lua

March 03, 2007

lua + FastCGI

I was looking for a FastCGI backend for lua to have a asynchronous brother for mod-magnet in lighttpd.

Same as mod-magnet this embedding of lua is not meant to replace Frameworks like Rails or Spring, nor do I want to write average PHP application in it. I use this magnet to write small scripts (for this project it was 140 lines of lua) which is going to be executed at least 500 times a second.

That is a range where the setup-cost for a request matters. I don’t want to load the session, nor do I want cleanup the whole environment for each request. I need a way to store connections to the database over multiple requests and I have to cache content from the database in the application.

I needed:

  • a byte-code cache
  • a global environment to store the db-connection and a content-cache
  • SQL, FileSystem, … functions

Based in my work on mod-magnet I wrote:

  • a FastCGI wrapper for lua-scripts

To compile the magnet you need fastcgi and lua5.1 installed:

$ wget <a href="http://jan.kneschke.de/assets/2007/3/5/magnet.c">http://jan.kneschke.de/assets/2007/3/5/magnet.c</a>
$ gcc -Wall -O2 -g -o magnet magnet.c -lfcgi -llua -lm -ldl

A simple config for lighttpd starts the script-environment:

fastcgi.server = ( ".lua" =>
  (( "socket" => "/tmp/lua.socket",
     "bin-path" => "/usr/local/bin/magnet",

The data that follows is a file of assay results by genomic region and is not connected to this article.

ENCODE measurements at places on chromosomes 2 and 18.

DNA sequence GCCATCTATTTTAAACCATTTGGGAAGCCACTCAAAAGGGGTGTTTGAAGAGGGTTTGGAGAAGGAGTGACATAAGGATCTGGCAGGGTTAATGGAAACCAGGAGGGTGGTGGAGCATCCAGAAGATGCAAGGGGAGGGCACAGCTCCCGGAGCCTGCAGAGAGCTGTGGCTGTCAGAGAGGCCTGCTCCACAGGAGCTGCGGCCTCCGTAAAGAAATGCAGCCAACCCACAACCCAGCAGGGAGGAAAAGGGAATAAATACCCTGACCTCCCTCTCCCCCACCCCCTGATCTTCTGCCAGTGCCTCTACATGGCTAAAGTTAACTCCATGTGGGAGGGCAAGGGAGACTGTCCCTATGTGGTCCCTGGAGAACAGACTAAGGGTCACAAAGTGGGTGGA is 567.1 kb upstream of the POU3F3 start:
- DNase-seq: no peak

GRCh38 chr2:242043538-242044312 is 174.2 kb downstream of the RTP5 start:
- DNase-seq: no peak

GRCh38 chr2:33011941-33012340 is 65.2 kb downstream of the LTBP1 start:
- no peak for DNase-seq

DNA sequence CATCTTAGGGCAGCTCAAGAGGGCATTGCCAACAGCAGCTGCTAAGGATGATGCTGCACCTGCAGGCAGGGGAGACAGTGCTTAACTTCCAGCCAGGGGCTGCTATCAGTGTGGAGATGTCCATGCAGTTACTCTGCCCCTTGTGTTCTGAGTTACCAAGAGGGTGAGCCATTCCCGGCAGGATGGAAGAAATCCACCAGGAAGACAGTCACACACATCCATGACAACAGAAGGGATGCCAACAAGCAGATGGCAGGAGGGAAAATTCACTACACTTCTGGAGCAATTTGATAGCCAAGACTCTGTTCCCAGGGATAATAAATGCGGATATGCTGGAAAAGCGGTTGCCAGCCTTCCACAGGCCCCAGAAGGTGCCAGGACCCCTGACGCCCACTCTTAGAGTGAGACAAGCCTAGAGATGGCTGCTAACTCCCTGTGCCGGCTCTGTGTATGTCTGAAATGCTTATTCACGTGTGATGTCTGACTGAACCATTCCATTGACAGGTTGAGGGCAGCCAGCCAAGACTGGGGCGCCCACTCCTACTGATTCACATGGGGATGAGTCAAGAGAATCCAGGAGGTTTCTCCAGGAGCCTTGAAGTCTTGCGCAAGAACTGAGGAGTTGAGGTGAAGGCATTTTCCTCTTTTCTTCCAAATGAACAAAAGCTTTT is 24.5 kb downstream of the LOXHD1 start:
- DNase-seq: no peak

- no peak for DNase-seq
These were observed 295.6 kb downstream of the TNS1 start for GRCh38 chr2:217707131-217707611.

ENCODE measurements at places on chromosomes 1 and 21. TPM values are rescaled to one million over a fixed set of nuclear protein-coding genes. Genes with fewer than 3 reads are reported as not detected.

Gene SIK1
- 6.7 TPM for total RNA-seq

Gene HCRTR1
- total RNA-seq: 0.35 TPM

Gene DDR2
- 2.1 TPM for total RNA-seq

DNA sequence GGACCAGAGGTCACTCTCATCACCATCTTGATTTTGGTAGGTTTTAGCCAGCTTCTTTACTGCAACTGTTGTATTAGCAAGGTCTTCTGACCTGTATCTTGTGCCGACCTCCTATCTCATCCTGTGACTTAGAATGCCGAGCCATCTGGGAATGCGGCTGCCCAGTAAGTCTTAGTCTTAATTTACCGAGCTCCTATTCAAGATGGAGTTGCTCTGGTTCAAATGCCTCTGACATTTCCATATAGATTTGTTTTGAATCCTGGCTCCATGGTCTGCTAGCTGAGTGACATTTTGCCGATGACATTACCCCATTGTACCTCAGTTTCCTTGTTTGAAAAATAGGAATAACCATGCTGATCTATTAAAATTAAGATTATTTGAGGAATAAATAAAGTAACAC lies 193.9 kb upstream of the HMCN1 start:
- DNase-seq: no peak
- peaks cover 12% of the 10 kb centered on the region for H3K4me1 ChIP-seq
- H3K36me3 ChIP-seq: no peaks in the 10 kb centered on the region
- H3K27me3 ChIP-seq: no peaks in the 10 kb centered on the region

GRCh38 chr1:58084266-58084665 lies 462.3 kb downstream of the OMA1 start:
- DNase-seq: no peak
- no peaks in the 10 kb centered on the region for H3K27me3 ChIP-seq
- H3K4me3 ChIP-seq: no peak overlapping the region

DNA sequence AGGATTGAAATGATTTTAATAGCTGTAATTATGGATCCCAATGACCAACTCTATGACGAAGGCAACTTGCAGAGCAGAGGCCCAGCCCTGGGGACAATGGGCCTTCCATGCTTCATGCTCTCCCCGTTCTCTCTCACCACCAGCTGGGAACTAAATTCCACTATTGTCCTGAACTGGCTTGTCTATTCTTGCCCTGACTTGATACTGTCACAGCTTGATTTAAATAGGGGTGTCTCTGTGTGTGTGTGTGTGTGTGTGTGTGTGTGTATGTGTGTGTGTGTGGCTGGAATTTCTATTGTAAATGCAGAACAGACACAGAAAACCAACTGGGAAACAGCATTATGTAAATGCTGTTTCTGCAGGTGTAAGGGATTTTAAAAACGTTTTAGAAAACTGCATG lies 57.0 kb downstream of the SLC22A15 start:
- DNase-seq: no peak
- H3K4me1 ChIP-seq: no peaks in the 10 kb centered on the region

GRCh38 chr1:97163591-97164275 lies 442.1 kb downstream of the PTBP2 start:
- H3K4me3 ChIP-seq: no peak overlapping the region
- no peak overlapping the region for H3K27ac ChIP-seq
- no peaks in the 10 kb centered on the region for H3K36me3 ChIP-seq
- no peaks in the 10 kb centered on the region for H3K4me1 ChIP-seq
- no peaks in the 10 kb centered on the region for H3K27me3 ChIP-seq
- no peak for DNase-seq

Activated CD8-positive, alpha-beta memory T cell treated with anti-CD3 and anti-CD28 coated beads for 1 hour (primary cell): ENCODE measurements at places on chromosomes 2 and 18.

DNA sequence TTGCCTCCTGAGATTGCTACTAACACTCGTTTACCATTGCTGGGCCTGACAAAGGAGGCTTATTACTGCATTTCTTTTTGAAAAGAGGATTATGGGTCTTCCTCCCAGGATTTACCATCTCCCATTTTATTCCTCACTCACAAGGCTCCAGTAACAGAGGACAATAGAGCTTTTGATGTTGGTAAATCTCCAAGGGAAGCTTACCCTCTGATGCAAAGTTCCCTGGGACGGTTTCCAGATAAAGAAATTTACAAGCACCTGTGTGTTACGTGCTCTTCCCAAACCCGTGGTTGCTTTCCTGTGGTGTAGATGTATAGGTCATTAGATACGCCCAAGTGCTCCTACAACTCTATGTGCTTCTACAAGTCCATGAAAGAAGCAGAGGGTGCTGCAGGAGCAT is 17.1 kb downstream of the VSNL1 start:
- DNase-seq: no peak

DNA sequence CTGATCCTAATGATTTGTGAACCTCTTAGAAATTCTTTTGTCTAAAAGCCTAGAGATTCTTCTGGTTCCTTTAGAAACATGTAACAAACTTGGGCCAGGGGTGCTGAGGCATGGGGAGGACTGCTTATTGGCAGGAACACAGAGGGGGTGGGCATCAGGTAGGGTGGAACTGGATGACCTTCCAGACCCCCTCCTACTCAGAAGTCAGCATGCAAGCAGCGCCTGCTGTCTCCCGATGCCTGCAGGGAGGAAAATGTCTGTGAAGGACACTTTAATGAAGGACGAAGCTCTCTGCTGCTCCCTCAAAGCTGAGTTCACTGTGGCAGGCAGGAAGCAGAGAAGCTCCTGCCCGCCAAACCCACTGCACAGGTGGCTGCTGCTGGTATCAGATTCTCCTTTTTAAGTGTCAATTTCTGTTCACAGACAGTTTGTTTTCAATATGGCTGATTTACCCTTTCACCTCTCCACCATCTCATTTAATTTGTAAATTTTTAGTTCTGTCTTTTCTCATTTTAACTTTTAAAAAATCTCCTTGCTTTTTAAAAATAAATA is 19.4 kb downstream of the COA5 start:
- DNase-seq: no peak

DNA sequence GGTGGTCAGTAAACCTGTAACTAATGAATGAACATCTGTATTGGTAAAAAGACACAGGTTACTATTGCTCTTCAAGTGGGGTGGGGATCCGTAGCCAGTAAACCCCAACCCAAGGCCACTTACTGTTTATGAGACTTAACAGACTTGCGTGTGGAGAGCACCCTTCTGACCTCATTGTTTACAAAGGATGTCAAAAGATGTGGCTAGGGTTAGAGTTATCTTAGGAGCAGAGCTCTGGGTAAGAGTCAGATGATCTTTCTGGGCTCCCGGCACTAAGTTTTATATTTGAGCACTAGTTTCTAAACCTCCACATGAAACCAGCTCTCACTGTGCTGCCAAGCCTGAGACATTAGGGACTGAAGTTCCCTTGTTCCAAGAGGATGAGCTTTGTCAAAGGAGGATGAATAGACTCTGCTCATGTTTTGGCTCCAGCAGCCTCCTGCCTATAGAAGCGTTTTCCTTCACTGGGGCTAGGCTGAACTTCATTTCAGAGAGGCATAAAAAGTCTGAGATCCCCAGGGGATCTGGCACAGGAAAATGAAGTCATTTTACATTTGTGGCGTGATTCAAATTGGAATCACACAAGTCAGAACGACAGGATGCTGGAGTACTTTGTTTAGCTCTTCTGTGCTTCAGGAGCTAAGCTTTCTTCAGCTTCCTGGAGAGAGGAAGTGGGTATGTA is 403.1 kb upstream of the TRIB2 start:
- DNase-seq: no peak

"max-procs" => 8 ))
)

All script with the extension .lua will now be loaded and cache into the magnet. If the script changed between the requests it will be reloaded automaticly.

Request Setup Costs

A short benchmark on my rusty development machine:

  • AMD Duron(tm) Processor, 1.3GHz
  • 640Mb - …

should be enough to show the difference in the setup costs per request.

  • both times it is FastCGI,
  • both times a byte-code cache is used,
  • both times the same byte-sequence is sent

On lua side we use the magnet from above:

$ cat 123.lua
header = {
        ["Content-Type"] = "text/html",
        ["Status"] = "200"
}

function cgi_send_response(cnt)
        local o = ""

        header["Content-Length"] = string.len(cnt)

        for k, v in pairs(header) do
                o = o .. k .. ": " .. v .. "\r\n"
        end
        o = o .. "\r\n"
        print(o .. cnt)
end

cgi_send_response("123")

$ ab -n 10000 -c 8 -k http://127.0.0.1:1445/123.lua
...
Time taken for tests:   14.400517 seconds
...
Requests per second:    694.42 [#/sec] (mean)
Time per request:       11.520 [ms] (mean)
Time per request:       1.440 [ms] (mean, across all concurrent requests)
Transfer rate:          101.32 [Kbytes/sec] received

On PHP side it is:

The PHP was compiled with only the necessary extensions, to minimize the setup costs for each request in PHP itself.

$ cat 123.php
<?php
print "123";
?>
$ ab -n 10000 -c 8 -k http://127.0.0.1:1025/123.php
...
Time taken for tests:   29.783971 seconds
...
Requests per second:    335.75 [#/sec] (mean)
Time per request:       23.827 [ms] (mean)
Time per request:       2.978 [ms] (mean, across all concurrent requests)
Transfer rate:          57.21 [Kbytes/sec] received